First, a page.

Lamictal. Zyprexa. Zoloft. Lithium. Klonopin. Tegretol. Prozac. Risperdal. Seroquel. And so on. The big names in psychiatric medications. Psych meds. No one really likes them. True, these complex pharmaceutical formulations have saved the lives of countless people (or so it’s said). Sure, they have kept families together and people in various states of function. I take mine every day. Every morning. Every night. Even one in the middle of the day.
And I hate them all.
I’ve written exhaustively about how much I hate my meds. Other folks have written about it. It’s been covered. People assume that folks with bipolar disorder aren’t med compliant because they don’t like the loss of the mania. This is one piece of the puzzle. The other piece is more straightforward — we don’t like the way the meds make us feel.
If you’ve never been on an SSRI, SNRI, NDRI, NaSSA or an MAOI, if you’ve never take a typical or atypical antipsychotic, or a mood stabilizer or an anxiolytic or a benzodiazepine, you have no frame of reference for what us mentally ill folks complain about. I’m here to tell you about all of the side effects I experience (or have experienced). This list is by no means exhaustive.
It might read a little like a modern-day pharma commercial. Like when the possible risks of the blood pressure or diabetes medication sound so much worse than the disease itself — itching, burning, nausea, diarrhea, constipation, trouble sleeping, sleeplessness, vomiting, headache, increased blood pressure, decreased blood pressure, loss of hair, excessive hair growth, loss of erection, an indefinite erection etc. etc.
It’s funny because it’s ridiculous. It’s ridiculous because it’s true.
Here Are 10 Of The Most Common Psychiatric Medication Side Effects:
They call it ‘sleepiness’ but a more accurate description would be 'paralytic exhaustion.'
One of the first meds I ever took (and the one my oldest son takes now) was Paxil. Paxil made me so tired that I could scarcely get up off the couch. I wasn’t depressed, I was incapacitated. I had three children under the age of five, postpartum depression, and exhaustion so profound I could scarcely function.
A recent stint on Seroquel was even worse. Try raising five kids when you can’t keep your eyes open long enough to make sure they don’t set themselves on fire.
With most meds, the nausea will resolve. With some meds, it never will. Some meds impact on your digestive system is related to when you take it and if you take it with food.
Some meds cause appetite suppression, which I guess is fine if you’ve got some body fat to spare. But if you’re already so depressed you don’t want to eat, then what?
Food is a biological requirement, but it’s also part of a larger social picture. Also, nausea is miserable.
3. Weight gain/weight loss
Sometimes neither, but usually not. And you don’t get to pick which one.
4. Dry mouth
It seems like this wouldn’t be that problematic. Your mouth is dry, you drink water. But no, this is not an easily resolved problem.
Saliva is an important piece of our physiological puzzle. Without it, bacteria can flourish causing gum disease, dry/cracked lips, tooth decay, and plain old offensive breath. That’s just what we need; we’re crazy and are teeth are falling out.
5. Reduced sexual desire/delayed orgasm
Not wanting to be intimate isn’t a huge deal if you’re single. But if you are partnered, sexual intimacy is usually part of the deal. It’s one of many things that bonds us with our husbands/wives.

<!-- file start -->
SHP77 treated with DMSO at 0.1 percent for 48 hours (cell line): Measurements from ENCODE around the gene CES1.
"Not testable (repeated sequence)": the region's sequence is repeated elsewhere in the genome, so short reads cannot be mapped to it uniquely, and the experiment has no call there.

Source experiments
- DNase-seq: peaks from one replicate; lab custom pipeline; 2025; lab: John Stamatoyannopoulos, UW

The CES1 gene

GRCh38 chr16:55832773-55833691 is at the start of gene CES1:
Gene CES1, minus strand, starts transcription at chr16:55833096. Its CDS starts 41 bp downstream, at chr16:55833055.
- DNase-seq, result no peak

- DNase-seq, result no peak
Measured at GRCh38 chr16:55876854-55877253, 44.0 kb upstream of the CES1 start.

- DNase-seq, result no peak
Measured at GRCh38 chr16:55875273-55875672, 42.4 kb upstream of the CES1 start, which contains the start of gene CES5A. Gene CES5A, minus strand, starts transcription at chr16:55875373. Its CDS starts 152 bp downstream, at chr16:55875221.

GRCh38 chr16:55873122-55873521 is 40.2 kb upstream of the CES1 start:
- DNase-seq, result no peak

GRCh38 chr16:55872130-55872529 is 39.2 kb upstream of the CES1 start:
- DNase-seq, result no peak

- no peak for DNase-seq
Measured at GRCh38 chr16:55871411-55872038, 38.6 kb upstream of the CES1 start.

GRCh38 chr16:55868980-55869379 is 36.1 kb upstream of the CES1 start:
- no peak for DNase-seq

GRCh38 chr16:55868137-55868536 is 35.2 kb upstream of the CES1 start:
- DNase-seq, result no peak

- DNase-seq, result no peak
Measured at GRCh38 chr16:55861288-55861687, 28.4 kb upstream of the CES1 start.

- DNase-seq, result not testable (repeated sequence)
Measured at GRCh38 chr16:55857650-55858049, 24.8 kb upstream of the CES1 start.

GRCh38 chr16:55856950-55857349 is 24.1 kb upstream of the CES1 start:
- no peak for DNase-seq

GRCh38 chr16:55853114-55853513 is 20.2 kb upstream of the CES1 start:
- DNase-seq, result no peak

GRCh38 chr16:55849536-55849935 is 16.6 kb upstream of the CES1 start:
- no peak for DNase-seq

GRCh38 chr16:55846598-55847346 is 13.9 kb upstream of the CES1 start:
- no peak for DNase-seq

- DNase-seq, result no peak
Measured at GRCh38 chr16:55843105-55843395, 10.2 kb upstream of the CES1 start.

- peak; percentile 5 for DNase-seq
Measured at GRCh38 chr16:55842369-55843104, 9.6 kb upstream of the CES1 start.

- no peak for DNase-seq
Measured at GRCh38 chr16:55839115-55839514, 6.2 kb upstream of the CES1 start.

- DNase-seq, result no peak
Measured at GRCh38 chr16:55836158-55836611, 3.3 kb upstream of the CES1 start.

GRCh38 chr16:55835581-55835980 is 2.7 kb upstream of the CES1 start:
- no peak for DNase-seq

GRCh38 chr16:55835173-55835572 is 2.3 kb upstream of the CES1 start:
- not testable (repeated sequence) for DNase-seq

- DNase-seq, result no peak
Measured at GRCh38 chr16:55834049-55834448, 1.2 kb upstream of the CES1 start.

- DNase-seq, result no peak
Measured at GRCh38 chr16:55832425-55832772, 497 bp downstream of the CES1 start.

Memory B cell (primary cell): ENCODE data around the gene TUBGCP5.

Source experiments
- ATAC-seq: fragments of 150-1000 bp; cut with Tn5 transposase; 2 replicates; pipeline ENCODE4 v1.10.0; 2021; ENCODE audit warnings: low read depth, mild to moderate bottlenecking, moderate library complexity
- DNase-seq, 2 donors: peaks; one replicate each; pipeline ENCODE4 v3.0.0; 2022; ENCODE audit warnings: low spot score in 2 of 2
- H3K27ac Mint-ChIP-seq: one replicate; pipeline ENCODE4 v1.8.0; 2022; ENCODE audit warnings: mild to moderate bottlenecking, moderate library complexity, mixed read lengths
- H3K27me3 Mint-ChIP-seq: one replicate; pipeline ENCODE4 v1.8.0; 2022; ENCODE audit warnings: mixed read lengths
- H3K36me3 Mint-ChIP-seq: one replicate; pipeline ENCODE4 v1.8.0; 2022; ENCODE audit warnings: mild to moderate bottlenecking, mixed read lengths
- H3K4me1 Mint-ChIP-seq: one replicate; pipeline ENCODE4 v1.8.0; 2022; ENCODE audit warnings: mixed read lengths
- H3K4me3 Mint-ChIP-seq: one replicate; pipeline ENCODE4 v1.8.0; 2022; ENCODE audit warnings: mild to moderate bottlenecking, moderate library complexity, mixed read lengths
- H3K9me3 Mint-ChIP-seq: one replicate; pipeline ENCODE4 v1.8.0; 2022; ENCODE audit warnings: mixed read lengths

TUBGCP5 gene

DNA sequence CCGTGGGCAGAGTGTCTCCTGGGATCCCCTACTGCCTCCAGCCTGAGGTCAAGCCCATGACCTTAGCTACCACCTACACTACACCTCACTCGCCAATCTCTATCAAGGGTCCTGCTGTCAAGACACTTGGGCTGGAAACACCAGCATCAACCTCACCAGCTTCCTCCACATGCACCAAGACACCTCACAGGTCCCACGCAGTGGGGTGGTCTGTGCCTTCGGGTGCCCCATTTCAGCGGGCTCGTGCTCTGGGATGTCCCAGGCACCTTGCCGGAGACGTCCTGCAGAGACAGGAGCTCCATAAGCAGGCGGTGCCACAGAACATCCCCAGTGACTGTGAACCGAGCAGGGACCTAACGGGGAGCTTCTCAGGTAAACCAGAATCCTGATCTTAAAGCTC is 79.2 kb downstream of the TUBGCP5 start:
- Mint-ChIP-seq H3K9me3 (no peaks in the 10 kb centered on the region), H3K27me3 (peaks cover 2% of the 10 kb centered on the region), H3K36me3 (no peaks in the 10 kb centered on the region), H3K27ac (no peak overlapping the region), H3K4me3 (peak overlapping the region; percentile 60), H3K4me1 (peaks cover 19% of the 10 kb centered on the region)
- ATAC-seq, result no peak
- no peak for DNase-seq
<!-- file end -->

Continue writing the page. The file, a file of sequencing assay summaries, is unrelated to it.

No, lack of sex isn’t a nail in the marital coffin, but it’s not helpful. It also just sucks to not want to be near the person you love in a physical way.
And if you want to have sex and can’t reach climax, that’s a real downer.
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Sometimes both. And sometimes by surprise.
You do not want to poop your pants in Target, I promise you.
Because why not?
How about being exhausted and restless at the same time?
9. Night sweats
People don’t talk about this one, and it’s not on most labels, but I assure you, it is real.
In addition to making me so tired I couldn’t stand up, Paxil made me sweat so much at night that I never slept. So that was a great two years of my life.
10. Memory loss and/or word finding issues
Of all of the side effects I have experienced, this is the one I just can’t surrender to. Being unable to remember something you’ve known your entire life, forgetting a simple word or being unable to locate the correct word for something, is a feeling so frustrating that I can’t even articulate it.
It is a visceral sensation of pain in my head. I can almost feel the neurons firing, searching the files of my brain and coming up flat. It’s painful. It’s demoralizing. Even if the people around me don’t sense the lapse of time in a sentence or notice that I’ve substituted a less eloquent word, or adjusted my language to omit a word entirely, I know.
Even as I type this, I have to pause and try to find the right word. Sometimes I’ve paused so long that I’ve become too frustrated to locate the word at all. In these situations, I fill the blank space with “[word I can't think of here].” Sometimes I’ll go back in an hour or two or a day or week, and I’ll find the word. Sometimes I’ll ask my husband or someone else to help me find it. Sometimes I am so wholly frustrated that I give up on the pursuit entirely.
This list only covers the first ten that came to mind.
I haven’t even started on the list of more serious side effects — increased suicidal thoughts/ideations, risk-taking behavior, aggression. Don’t forget tardive dyskinesia (which is just medical for “you shake and do other very strange things"). How would you like to have a permanent condition that causes your arms to jerk uncontrollably and your tongue to stick out at inopportune times?
If you wonder why someone you love won’t take their meds, this is a good place to start.